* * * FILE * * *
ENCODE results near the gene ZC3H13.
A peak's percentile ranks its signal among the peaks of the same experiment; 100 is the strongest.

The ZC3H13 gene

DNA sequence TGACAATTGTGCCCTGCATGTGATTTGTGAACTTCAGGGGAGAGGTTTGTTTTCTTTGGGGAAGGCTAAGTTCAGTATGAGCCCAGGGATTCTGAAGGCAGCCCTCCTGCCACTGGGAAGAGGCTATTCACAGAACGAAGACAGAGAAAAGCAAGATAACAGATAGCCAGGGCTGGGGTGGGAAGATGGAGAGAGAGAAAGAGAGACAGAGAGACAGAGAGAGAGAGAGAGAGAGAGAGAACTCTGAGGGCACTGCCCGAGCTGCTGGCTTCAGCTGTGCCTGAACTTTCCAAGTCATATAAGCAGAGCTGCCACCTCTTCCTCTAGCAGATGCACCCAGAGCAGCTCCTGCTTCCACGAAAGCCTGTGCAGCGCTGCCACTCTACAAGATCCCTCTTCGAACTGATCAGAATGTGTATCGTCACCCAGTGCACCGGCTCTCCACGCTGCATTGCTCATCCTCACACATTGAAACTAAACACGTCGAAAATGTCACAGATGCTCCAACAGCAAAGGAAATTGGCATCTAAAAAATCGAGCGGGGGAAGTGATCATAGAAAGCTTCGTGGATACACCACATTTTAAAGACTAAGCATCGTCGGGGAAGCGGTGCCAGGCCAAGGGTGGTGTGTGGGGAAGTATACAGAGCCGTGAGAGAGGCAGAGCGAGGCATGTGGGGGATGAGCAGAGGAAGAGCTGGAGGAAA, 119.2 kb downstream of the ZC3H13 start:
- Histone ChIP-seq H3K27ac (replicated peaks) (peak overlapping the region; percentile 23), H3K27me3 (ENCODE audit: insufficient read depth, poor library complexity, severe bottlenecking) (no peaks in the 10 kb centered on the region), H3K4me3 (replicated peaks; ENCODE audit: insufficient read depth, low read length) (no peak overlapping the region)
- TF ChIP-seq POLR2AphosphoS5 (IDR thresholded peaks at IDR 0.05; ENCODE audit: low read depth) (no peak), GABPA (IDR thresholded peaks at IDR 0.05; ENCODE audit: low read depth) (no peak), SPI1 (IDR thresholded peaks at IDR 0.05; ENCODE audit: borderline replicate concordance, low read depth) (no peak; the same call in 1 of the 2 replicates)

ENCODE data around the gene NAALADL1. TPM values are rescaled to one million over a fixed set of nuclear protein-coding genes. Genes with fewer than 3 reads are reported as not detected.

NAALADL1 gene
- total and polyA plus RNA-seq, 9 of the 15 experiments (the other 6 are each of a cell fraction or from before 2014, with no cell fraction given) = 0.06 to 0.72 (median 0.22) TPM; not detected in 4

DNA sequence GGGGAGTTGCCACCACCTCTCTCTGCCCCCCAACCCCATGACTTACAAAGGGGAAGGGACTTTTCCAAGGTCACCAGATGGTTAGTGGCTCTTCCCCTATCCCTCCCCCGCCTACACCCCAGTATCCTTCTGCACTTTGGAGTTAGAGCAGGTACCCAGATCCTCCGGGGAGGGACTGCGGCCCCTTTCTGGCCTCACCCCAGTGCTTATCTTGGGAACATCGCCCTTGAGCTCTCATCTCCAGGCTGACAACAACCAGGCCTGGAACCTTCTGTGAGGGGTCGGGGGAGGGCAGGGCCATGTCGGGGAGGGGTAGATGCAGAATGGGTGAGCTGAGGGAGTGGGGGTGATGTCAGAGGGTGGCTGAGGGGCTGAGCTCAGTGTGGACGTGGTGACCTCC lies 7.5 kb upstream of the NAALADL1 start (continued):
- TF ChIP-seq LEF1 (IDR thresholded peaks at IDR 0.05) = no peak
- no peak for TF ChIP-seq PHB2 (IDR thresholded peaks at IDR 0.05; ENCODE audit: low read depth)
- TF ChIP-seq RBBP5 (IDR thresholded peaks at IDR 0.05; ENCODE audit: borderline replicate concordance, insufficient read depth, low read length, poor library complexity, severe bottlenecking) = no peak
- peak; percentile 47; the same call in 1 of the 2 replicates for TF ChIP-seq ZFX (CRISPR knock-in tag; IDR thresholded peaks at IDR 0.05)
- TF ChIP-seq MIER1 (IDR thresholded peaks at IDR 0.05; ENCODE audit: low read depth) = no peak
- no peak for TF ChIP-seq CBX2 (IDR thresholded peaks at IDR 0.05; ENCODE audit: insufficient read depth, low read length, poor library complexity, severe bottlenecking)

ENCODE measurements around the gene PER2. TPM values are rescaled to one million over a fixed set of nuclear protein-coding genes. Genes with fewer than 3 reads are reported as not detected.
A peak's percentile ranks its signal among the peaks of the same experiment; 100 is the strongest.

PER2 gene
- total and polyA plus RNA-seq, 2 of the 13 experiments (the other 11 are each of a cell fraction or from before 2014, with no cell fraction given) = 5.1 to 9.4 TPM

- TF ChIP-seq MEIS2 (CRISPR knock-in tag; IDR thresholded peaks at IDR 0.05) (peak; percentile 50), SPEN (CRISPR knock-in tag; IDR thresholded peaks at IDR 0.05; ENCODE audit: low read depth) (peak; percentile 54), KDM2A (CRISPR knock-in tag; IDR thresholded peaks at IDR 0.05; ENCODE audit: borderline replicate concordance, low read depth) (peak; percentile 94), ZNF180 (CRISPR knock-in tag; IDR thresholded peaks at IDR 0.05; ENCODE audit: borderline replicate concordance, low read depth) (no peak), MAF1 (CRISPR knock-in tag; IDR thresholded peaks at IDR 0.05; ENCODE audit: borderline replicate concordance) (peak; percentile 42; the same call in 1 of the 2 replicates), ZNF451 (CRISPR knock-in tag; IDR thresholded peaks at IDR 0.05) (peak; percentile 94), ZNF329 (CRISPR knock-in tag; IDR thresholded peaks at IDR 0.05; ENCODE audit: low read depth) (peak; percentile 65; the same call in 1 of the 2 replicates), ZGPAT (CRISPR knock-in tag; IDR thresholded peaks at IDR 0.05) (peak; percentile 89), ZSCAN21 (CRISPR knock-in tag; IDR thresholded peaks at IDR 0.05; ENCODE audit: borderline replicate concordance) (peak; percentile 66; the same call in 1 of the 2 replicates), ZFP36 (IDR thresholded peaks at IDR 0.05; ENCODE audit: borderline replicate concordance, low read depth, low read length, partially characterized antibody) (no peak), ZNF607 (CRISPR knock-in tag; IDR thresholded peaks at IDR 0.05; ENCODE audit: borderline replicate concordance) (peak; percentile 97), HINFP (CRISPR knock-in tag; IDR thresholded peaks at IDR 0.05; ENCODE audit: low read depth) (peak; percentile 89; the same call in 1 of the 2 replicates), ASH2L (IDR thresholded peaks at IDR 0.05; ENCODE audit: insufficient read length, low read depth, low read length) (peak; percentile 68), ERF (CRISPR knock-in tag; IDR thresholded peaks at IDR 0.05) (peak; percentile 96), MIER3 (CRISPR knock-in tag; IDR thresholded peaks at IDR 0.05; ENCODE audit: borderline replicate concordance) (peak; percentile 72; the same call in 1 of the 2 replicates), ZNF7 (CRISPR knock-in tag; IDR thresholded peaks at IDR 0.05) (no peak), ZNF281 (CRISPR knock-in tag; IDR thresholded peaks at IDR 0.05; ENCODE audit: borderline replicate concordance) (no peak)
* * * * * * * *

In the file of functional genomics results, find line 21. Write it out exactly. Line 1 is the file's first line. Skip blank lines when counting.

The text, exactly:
- TF ChIP-seq MEIS2 (CRISPR knock-in tag; IDR thresholded peaks at IDR 0.05) (peak; percentile 50), SPEN (CRISPR knock-in tag; IDR thresholded peaks at IDR 0.05; ENCODE audit: low read depth) (peak; percentile 54), KDM2A (CRISPR knock-in tag; IDR thresholded peaks at IDR 0.05; ENCODE audit: borderline replicate concordance, low read depth) (peak; percentile 94), ZNF180 (CRISPR knock-in tag; IDR thresholded peaks at IDR 0.05; ENCODE audit: borderline replicate concordance, low read depth) (no peak), MAF1 (CRISPR knock-in tag; IDR thresholded peaks at IDR 0.05; ENCODE audit: borderline replicate concordance) (peak; percentile 42; the same call in 1 of the 2 replicates), ZNF451 (CRISPR knock-in tag; IDR thresholded peaks at IDR 0.05) (peak; percentile 94), ZNF329 (CRISPR knock-in tag; IDR thresholded peaks at IDR 0.05; ENCODE audit: low read depth) (peak; percentile 65; the same call in 1 of the 2 replicates), ZGPAT (CRISPR knock-in tag; IDR thresholded peaks at IDR 0.05) (peak; percentile 89), ZSCAN21 (CRISPR knock-in tag; IDR thresholded peaks at IDR 0.05; ENCODE audit: borderline replicate concordance) (peak; percentile 66; the same call in 1 of the 2 replicates), ZFP36 (IDR thresholded peaks at IDR 0.05; ENCODE audit: borderline replicate concordance, low read depth, low read length, partially characterized antibody) (no peak), ZNF607 (CRISPR knock-in tag; IDR thresholded peaks at IDR 0.05; ENCODE audit: borderline replicate concordance) (peak; percentile 97), HINFP (CRISPR knock-in tag; IDR thresholded peaks at IDR 0.05; ENCODE audit: low read depth) (peak; percentile 89; the same call in 1 of the 2 replicates), ASH2L (IDR thresholded peaks at IDR 0.05; ENCODE audit: insufficient read length, low read depth, low read length) (peak; percentile 68), ERF (CRISPR knock-in tag; IDR thresholded peaks at IDR 0.05) (peak; percentile 96), MIER3 (CRISPR knock-in tag; IDR thresholded peaks at IDR 0.05; ENCODE audit: borderline replicate concordance) (peak; percentile 72; the same call in 1 of the 2 replicates), ZNF7 (CRISPR knock-in tag; IDR thresholded peaks at IDR 0.05) (no peak), ZNF281 (CRISPR knock-in tag; IDR thresholded peaks at IDR 0.05; ENCODE audit: borderline replicate concordance) (no peak)